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#12 in Laney’s List

I spent most of my musical life unconvinced by atonal music (music without a key). I dutifully listened to all the landmarks of Schoenberg and Berg. I understood it and could analyze it and even compose atonally, but it just failed to reach me as a listener. Here’s a taste (16 sec):

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It took me years to admit that I simply didn’t like (most) Schoenberg, that I didn’t find it effective as music. I’ve spent a lot of time among people for whom such a statement is evidence of a lack of sophistication, the confession of a triad-hugging simpleton. Whatever.

Schoenberg’s goal was the liberation of music from what he called “the tyranny of tonality,” setting it free from the tired clichés of key and chord and progression. I’m with him in spirit — by the end of the 19th century, Western music was running in some deep, exhausted ruts. But to my ear, Schoenberg took away too damn much. I couldn’t find the motives and shapes and repetitions that are also part of the narrative your ear follows. It’s not that they aren’t there in Schoenberg — do the analysis and you’ll find them. But I can’t perceive them as a listener in the ruins of tonality he keeps burning and re-burning.

Then…I discovered atonal music that WORKS, that friggin’ DELIGHTS me, throwing the tonal center out the window but keeping those other elements of motive and shape and repetition. Now two of my favorite pieces of music in the world — two of the pieces on Laney’s List — are atonal. You’re about to hear one of them.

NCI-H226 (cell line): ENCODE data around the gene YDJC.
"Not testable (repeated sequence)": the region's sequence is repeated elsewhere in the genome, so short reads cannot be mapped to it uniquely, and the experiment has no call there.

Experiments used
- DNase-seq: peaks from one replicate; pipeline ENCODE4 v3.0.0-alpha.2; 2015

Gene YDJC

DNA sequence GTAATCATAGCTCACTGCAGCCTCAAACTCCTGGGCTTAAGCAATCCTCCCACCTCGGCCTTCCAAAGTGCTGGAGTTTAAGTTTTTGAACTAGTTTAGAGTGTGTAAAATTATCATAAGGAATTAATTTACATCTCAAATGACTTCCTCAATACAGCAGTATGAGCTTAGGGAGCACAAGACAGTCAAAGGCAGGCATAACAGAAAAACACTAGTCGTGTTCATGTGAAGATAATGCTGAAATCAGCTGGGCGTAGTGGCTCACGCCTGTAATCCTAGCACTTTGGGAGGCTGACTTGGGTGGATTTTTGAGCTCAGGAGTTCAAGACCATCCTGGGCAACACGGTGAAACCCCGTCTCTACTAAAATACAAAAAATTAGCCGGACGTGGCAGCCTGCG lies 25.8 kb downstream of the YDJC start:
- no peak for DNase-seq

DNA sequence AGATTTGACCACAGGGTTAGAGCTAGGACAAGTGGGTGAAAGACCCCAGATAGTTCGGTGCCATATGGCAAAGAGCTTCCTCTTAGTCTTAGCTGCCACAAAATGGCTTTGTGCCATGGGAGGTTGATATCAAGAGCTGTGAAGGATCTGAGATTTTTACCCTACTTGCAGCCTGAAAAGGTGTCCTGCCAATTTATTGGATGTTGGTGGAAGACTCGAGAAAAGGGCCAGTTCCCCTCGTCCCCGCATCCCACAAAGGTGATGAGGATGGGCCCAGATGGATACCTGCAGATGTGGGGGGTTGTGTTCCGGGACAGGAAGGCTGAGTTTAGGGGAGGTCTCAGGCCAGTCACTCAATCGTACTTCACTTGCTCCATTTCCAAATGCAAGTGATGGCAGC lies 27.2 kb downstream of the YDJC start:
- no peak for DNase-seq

The first time I heard “Danza del gaucho matrero” (Dance of the Arrogant Cowboy) from Danzas Argentinas by Alberto Ginastera (1916-1983) I was a music professor sitting in a student jury exam, the end-of-semester mini-recital required of all music performance majors. The performer was one of our top pianists. I was supposed to write something intelligent about her progress since the previous semester. Instead, I remember being so gobsmacked by the sounds coming out of the piano that I wrote nothing at all.

The movement starts with a dark, grumbling tangle of sound, low on the keyboard, forming no recognizable chords or key. But there is shape and repetition, flying by so fast you have to listen hard to catch it. Here are the first four measures, which are gone in 2.5 seconds:

Listen to just those 2.5 seconds:

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Hear how he groups the notes in sixes, then extends to 12 the third time (blue arrow)?

DOOdle deedle deedle DOOdle deedle deedle 

DOOdle deedle deedle deedle deedle deedle

Then it repeats, with a change:

DOOdle deedle deedle DOOdle deedle deedle 

DOOdle deedle deedle doo POP!  — POP! 

(How’s that for sophistication?)

Then both repeat again, at which point we’re only 10 seconds in. At 0:12, a new figure repeats twice. At :15, another one, and at 0:19, another one. So you are on a runaway horse, and the atonality says there’s no home at the end of the trail, but the composer had the basic human decency to give you a saddle horn to hold on to — these fascinating, repeated rhythmic structures.

At 0:42 it becomes tonal! Kind of. Can a piece be both atonal and tonal? No, it cannot. Wait, there’s THIS one!

It continues galloping (because once you see “Dance of the Arrogant Cowboy,” there’s no other way to think of it) between tonal and atonal sections, but we never get thrown because Ginastera, you mad genius, you gay Argentine caballero, you gave us a saddle horn of repetition!


12. GINASTERA “Dance of the Arrogant Cowboy” from Danzas Argentinas (2:57)

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EXTRA CREDIT  Just to show how repetition of elements can make even a wild atonal piece coherent, see if you can hear the mistake between 0:42 and 0:47. She misfires the first time, then nails the repetition. If atonal music was pure chaos, you wouldn’t be able to spot that.

1 Chopin | 2 Scarlatti | 3 Hildegard | 4 Bach | 5 Chopin | 6 Reich | 7 Delibes | 8 Ravel | 9 Ravel | 10 Boulanger | 11 DebussyFull list YouTube playlist

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Dale McGowan is the author of Parenting Beyond Belief, Raising Freethinkers, and Atheism for Dummies. He holds a BA in evolutionary anthropology and a PhD in music.